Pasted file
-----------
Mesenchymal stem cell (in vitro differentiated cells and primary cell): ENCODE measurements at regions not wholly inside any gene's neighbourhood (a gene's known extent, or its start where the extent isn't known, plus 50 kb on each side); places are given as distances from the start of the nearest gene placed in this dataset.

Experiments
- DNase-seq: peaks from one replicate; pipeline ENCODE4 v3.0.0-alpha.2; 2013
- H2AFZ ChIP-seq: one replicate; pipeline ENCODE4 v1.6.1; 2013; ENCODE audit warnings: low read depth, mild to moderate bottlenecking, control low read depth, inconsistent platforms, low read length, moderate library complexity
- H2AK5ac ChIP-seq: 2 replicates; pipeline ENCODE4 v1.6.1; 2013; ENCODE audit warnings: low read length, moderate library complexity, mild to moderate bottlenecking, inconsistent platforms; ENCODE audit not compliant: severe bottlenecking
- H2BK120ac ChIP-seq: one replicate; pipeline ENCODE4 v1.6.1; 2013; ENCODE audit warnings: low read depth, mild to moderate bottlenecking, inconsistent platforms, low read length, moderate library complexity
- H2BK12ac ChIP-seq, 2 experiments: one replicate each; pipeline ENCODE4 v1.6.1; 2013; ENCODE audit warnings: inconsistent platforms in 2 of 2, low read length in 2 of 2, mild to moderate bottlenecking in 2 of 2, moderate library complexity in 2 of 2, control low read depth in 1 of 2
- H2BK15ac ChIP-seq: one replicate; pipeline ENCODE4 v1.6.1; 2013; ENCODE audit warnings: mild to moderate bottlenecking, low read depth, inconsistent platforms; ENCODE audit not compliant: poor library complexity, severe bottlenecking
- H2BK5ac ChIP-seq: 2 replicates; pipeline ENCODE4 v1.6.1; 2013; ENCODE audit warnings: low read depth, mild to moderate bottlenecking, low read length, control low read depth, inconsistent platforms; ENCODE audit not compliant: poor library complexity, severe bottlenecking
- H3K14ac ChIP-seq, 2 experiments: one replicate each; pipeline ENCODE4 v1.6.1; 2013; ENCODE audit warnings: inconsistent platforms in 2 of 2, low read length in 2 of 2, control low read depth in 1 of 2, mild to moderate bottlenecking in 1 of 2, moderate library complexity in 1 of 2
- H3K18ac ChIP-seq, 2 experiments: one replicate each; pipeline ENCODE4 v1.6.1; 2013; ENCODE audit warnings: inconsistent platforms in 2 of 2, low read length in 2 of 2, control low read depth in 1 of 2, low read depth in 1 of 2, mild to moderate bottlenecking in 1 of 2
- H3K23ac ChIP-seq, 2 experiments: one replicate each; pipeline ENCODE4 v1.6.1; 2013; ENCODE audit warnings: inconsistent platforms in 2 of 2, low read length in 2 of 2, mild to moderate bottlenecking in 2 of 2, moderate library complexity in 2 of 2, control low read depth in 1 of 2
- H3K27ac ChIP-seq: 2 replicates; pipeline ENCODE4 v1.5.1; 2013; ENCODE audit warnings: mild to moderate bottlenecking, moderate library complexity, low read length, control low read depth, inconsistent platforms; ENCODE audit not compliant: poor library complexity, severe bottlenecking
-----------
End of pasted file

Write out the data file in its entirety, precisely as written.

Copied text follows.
Mesenchymal stem cell (in vitro differentiated cells and primary cell): ENCODE measurements at regions not wholly inside any gene's neighbourhood (a gene's known extent, or its start where the extent isn't known, plus 50 kb on each side); places are given as distances from the start of the nearest gene placed in this dataset.

Experiments
- DNase-seq: peaks from one replicate; pipeline ENCODE4 v3.0.0-alpha.2; 2013
- H2AFZ ChIP-seq: one replicate; pipeline ENCODE4 v1.6.1; 2013; ENCODE audit warnings: low read depth, mild to moderate bottlenecking, control low read depth, inconsistent platforms, low read length, moderate library complexity
- H2AK5ac ChIP-seq: 2 replicates; pipeline ENCODE4 v1.6.1; 2013; ENCODE audit warnings: low read length, moderate library complexity, mild to moderate bottlenecking, inconsistent platforms; ENCODE audit not compliant: severe bottlenecking
- H2BK120ac ChIP-seq: one replicate; pipeline ENCODE4 v1.6.1; 2013; ENCODE audit warnings: low read depth, mild to moderate bottlenecking, inconsistent platforms, low read length, moderate library complexity
- H2BK12ac ChIP-seq, 2 experiments: one replicate each; pipeline ENCODE4 v1.6.1; 2013; ENCODE audit warnings: inconsistent platforms in 2 of 2, low read length in 2 of 2, mild to moderate bottlenecking in 2 of 2, moderate library complexity in 2 of 2, control low read depth in 1 of 2
- H2BK15ac ChIP-seq: one replicate; pipeline ENCODE4 v1.6.1; 2013; ENCODE audit warnings: mild to moderate bottlenecking, low read depth, inconsistent platforms; ENCODE audit not compliant: poor library complexity, severe bottlenecking
- H2BK5ac ChIP-seq: 2 replicates; pipeline ENCODE4 v1.6.1; 2013; ENCODE audit warnings: low read depth, mild to moderate bottlenecking, low read length, control low read depth, inconsistent platforms; ENCODE audit not compliant: poor library complexity, severe bottlenecking
- H3K14ac ChIP-seq, 2 experiments: one replicate each; pipeline ENCODE4 v1.6.1; 2013; ENCODE audit warnings: inconsistent platforms in 2 of 2, low read length in 2 of 2, control low read depth in 1 of 2, mild to moderate bottlenecking in 1 of 2, moderate library complexity in 1 of 2
- H3K18ac ChIP-seq, 2 experiments: one replicate each; pipeline ENCODE4 v1.6.1; 2013; ENCODE audit warnings: inconsistent platforms in 2 of 2, low read length in 2 of 2, control low read depth in 1 of 2, low read depth in 1 of 2, mild to moderate bottlenecking in 1 of 2
- H3K23ac ChIP-seq, 2 experiments: one replicate each; pipeline ENCODE4 v1.6.1; 2013; ENCODE audit warnings: inconsistent platforms in 2 of 2, low read length in 2 of 2, mild to moderate bottlenecking in 2 of 2, moderate library complexity in 2 of 2, control low read depth in 1 of 2
- H3K27ac ChIP-seq: 2 replicates; pipeline ENCODE4 v1.5.1; 2013; ENCODE audit warnings: mild to moderate bottlenecking, moderate library complexity, low read length, control low read depth, inconsistent platforms; ENCODE audit not compliant: poor library complexity, severe bottlenecking